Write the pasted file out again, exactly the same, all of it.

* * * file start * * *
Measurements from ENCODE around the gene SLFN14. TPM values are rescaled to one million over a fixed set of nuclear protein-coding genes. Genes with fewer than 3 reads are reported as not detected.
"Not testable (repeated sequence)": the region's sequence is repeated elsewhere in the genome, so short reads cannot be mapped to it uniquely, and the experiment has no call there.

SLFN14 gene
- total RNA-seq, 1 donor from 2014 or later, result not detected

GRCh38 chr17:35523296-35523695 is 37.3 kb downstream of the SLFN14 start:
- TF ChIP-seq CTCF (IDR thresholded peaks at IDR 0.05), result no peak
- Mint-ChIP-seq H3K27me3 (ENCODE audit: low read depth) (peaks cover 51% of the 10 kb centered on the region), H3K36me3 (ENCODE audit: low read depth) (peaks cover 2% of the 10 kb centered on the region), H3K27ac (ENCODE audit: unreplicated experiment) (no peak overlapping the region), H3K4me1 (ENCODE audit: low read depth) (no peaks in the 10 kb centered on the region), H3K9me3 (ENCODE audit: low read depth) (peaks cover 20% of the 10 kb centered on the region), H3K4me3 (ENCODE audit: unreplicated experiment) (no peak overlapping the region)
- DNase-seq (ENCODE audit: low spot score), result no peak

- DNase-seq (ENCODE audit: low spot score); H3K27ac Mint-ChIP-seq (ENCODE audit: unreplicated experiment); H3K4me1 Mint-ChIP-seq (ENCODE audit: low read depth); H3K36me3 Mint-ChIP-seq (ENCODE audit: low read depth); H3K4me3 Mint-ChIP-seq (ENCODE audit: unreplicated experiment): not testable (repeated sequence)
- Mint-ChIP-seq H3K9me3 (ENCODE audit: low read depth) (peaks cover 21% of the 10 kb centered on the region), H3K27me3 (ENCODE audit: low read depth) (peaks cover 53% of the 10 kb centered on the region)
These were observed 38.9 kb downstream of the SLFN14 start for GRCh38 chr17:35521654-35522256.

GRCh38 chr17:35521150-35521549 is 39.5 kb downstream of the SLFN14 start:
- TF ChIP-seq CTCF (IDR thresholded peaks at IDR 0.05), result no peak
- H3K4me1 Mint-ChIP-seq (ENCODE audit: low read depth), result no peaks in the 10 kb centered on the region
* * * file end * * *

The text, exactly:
Measurements from ENCODE around the gene SLFN14. TPM values are rescaled to one million over a fixed set of nuclear protein-coding genes. Genes with fewer than 3 reads are reported as not detected.
"Not testable (repeated sequence)": the region's sequence is repeated elsewhere in the genome, so short reads cannot be mapped to it uniquely, and the experiment has no call there.

SLFN14 gene
- total RNA-seq, 1 donor from 2014 or later, result not detected

GRCh38 chr17:35523296-35523695 is 37.3 kb downstream of the SLFN14 start:
- TF ChIP-seq CTCF (IDR thresholded peaks at IDR 0.05), result no peak
- Mint-ChIP-seq H3K27me3 (ENCODE audit: low read depth) (peaks cover 51% of the 10 kb centered on the region), H3K36me3 (ENCODE audit: low read depth) (peaks cover 2% of the 10 kb centered on the region), H3K27ac (ENCODE audit: unreplicated experiment) (no peak overlapping the region), H3K4me1 (ENCODE audit: low read depth) (no peaks in the 10 kb centered on the region), H3K9me3 (ENCODE audit: low read depth) (peaks cover 20% of the 10 kb centered on the region), H3K4me3 (ENCODE audit: unreplicated experiment) (no peak overlapping the region)
- DNase-seq (ENCODE audit: low spot score), result no peak

- DNase-seq (ENCODE audit: low spot score); H3K27ac Mint-ChIP-seq (ENCODE audit: unreplicated experiment); H3K4me1 Mint-ChIP-seq (ENCODE audit: low read depth); H3K36me3 Mint-ChIP-seq (ENCODE audit: low read depth); H3K4me3 Mint-ChIP-seq (ENCODE audit: unreplicated experiment): not testable (repeated sequence)
- Mint-ChIP-seq H3K9me3 (ENCODE audit: low read depth) (peaks cover 21% of the 10 kb centered on the region), H3K27me3 (ENCODE audit: low read depth) (peaks cover 53% of the 10 kb centered on the region)
These were observed 38.9 kb downstream of the SLFN14 start for GRCh38 chr17:35521654-35522256.

GRCh38 chr17:35521150-35521549 is 39.5 kb downstream of the SLFN14 start:
- TF ChIP-seq CTCF (IDR thresholded peaks at IDR 0.05), result no peak
- H3K4me1 Mint-ChIP-seq (ENCODE audit: low read depth), result no peaks in the 10 kb centered on the region